I believe Mr Oliver should meet a few sufferers of Long Covid - or, alternatively, spend a day in a busy ICU. It's a such a pity he uses his fame in this manner - I agree that 'shaming' people who choose not be vaccinated is a form of discrimination, but equally, his comments fall not short of that inasmuch that those who 'obey' lockdown rules are making a joke of those who fought in the last war? How on earth can he compare this type of 'freedom fight' with that of battling a pandemic? I think this is just empty rhetoric!

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Eric Sinclair
about 1 month ago

I do not agree with every word of NO that is quoted (in particular the misspelling of 'yoke'!) but anyone who has read what he has written or said over recent years can be in no doubt that he should remain as an appropriate ambassador for this charity. I suspect that complaints about these statements may have more to do with his anti-independence views - to which he is entitled - than with his comments about Covid.

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Stephen
about 1 month ago

Any charity board would have to think seriously about the reputational damage of being associated with Neil Oliver. His contribution towards the divisive societal splits being fostered by the right, with imagined grievances are fast moving towards the extremes. His comparisons with the war generation are as intellectually vacuous as they are offensive. The reality of that generation is that they lived with far greater personal sacrifices and limits to their freedom - while soldiers were dying for their freedom the general population were also living with rationing, wardens coming round to ensure their homes were blacked out. Their children were sent to live in other parts of the country. They understood the sacrifice of some personal freedoms for greater public good. The Neil Oliver's of the world would have been demanding the right to leave their living rooms blazing with light as the bombers went over as their god given right to freedom. Yet Neil Oliver and his like balk at a piece of cloth on their face. Any charity should be ashamed of such a divisive, deliberately offensive "ambassador".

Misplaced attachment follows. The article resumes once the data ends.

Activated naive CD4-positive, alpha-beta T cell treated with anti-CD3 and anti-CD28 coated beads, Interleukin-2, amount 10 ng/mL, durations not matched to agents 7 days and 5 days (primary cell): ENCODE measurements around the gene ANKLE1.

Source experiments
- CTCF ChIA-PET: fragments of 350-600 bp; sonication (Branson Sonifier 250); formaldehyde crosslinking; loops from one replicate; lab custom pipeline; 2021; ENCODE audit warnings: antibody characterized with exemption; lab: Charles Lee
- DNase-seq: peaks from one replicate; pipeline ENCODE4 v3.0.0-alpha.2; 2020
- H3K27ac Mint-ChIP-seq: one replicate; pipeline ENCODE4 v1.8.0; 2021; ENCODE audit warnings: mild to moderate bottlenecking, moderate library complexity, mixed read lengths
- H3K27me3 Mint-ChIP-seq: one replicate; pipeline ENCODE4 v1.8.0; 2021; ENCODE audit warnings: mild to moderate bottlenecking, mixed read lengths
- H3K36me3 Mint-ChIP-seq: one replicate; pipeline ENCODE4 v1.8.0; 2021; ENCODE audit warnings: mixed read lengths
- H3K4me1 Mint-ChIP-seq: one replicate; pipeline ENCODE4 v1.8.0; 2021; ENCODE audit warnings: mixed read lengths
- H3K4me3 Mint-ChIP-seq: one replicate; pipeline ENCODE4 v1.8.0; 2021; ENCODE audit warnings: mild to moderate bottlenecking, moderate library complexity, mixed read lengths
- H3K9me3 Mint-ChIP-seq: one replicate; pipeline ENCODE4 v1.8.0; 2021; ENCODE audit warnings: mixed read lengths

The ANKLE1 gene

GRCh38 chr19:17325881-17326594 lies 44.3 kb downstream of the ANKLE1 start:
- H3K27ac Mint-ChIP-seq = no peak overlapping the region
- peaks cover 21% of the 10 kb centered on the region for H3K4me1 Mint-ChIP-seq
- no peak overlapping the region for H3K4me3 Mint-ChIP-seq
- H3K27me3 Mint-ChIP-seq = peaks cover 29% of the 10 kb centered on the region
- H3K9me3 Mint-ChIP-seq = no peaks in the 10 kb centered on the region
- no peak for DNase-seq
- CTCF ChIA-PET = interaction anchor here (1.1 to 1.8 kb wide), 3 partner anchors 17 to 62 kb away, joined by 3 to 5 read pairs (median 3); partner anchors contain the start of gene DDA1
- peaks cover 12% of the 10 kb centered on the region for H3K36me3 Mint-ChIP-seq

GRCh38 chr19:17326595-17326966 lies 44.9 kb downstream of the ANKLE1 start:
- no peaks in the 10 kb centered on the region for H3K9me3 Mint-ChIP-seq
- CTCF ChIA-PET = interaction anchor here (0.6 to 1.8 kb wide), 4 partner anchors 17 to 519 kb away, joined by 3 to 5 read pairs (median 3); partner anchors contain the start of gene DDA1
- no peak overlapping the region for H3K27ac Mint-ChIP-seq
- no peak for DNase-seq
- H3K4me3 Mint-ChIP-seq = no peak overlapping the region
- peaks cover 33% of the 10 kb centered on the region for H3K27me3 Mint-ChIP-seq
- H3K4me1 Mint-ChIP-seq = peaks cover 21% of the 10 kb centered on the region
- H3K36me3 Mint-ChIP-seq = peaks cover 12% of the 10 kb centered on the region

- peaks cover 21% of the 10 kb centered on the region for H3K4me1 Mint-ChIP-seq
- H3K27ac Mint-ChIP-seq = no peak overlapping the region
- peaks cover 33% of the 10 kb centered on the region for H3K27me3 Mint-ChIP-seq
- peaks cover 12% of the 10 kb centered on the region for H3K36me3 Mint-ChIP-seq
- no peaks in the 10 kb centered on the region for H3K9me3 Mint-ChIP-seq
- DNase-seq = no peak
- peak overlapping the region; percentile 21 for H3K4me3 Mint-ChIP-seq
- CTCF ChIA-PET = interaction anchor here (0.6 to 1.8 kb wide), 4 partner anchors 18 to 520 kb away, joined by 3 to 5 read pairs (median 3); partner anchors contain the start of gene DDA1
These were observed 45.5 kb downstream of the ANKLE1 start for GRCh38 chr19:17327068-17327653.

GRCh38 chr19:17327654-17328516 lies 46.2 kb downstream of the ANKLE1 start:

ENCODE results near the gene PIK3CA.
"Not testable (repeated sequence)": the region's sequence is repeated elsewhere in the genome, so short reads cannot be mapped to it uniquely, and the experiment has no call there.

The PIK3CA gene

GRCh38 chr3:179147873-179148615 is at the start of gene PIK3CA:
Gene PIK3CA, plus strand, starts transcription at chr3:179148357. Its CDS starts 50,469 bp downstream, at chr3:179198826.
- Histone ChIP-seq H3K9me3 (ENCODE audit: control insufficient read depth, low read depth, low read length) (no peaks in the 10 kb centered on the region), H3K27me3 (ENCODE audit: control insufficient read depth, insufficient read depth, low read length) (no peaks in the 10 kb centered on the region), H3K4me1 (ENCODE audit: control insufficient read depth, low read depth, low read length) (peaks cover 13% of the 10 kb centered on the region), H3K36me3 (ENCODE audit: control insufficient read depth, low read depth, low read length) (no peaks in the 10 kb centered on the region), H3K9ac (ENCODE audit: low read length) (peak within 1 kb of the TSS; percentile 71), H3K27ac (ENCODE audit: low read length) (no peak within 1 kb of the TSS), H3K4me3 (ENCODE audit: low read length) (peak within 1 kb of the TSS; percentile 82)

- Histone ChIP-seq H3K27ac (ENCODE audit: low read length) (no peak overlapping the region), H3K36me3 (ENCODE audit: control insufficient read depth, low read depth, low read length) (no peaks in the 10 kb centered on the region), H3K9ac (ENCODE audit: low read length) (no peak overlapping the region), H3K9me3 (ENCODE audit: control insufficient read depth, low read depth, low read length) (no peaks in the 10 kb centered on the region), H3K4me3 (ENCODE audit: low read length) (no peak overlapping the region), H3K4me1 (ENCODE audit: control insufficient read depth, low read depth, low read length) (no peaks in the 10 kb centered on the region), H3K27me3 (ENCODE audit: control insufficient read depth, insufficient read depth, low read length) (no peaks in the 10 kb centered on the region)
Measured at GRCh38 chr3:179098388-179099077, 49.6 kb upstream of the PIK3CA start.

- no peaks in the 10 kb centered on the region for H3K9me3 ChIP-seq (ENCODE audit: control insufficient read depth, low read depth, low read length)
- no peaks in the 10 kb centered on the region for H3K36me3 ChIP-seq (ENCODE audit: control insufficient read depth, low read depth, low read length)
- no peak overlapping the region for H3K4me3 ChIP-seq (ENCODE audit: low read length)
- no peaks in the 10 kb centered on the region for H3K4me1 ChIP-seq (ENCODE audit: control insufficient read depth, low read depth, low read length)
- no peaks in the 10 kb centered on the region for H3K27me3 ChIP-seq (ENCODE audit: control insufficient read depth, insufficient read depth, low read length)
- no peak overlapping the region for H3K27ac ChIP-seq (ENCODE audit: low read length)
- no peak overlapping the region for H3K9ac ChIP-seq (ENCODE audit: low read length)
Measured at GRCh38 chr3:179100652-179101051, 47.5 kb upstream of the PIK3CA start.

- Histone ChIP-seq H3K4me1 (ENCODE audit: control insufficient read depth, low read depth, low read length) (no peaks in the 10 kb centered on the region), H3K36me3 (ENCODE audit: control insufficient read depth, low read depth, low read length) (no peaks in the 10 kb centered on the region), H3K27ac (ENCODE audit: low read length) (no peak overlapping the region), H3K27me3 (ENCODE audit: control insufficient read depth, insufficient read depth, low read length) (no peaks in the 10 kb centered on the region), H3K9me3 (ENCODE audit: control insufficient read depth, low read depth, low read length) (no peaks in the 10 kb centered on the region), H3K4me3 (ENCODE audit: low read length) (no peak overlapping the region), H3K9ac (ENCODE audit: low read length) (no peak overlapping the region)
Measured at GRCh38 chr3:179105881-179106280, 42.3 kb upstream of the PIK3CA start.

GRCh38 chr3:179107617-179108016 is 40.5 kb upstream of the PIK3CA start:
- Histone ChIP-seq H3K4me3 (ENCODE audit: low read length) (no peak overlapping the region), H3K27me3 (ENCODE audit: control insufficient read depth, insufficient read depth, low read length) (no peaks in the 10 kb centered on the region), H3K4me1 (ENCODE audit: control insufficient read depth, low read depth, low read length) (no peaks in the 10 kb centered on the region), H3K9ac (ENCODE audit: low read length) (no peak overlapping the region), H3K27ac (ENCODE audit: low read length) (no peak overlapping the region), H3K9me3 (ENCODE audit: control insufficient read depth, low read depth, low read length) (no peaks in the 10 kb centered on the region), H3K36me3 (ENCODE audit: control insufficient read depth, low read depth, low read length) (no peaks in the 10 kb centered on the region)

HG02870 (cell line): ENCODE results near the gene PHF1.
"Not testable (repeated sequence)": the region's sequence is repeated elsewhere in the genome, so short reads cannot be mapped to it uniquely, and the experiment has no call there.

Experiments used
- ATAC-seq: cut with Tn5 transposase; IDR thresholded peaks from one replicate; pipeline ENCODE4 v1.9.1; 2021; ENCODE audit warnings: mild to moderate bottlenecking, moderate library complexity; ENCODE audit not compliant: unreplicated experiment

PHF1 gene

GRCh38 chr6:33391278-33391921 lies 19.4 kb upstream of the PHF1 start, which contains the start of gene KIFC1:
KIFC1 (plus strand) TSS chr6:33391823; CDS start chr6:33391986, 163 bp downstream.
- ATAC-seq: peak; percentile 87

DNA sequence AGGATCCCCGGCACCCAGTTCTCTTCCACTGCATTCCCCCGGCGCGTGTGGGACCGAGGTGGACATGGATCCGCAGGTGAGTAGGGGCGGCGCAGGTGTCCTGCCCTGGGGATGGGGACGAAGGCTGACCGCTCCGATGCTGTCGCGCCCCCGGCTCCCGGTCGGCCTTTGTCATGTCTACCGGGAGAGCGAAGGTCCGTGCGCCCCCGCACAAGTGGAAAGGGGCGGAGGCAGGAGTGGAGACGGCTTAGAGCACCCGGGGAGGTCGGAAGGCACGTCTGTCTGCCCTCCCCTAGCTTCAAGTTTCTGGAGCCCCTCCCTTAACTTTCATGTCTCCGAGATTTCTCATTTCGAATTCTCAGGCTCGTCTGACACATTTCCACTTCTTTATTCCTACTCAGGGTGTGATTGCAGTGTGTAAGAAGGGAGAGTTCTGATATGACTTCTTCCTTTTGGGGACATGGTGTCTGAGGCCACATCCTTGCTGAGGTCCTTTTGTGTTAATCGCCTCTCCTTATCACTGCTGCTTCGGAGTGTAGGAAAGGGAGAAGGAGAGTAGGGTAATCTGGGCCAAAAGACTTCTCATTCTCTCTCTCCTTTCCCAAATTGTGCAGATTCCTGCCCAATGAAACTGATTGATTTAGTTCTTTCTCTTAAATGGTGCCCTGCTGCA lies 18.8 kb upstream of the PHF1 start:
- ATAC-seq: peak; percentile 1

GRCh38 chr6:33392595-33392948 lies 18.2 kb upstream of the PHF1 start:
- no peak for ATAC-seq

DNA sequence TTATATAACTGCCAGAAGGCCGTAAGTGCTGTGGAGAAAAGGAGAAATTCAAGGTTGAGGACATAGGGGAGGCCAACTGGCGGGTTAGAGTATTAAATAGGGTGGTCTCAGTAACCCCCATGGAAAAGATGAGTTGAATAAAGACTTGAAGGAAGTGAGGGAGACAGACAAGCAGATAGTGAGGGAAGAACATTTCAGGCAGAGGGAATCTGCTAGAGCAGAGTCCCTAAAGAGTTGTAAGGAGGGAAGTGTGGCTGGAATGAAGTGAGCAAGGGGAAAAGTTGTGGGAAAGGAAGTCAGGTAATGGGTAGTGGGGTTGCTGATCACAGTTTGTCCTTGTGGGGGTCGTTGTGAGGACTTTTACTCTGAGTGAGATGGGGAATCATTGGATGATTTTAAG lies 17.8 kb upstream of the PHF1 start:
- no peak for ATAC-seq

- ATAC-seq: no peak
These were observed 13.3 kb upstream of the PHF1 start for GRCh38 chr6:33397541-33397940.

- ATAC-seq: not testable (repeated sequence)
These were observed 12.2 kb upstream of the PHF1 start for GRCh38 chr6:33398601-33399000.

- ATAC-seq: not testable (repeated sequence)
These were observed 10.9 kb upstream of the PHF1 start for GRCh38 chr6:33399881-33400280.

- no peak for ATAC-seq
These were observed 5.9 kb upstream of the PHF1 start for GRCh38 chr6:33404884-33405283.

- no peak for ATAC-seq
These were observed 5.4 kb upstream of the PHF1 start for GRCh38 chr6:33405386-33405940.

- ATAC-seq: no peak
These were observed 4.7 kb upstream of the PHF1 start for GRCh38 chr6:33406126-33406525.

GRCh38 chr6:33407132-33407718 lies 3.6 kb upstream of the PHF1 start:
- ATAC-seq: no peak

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Jock
about 1 month ago

He's entitled to his opinion. TFN is too fawning to the SNP. Why haven't you campaigned for all care staff to all be vaccinated? Ok for our loved ones to be put at risk but not for a hairy TV presnter to have a view.

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Stephen
about 1 month ago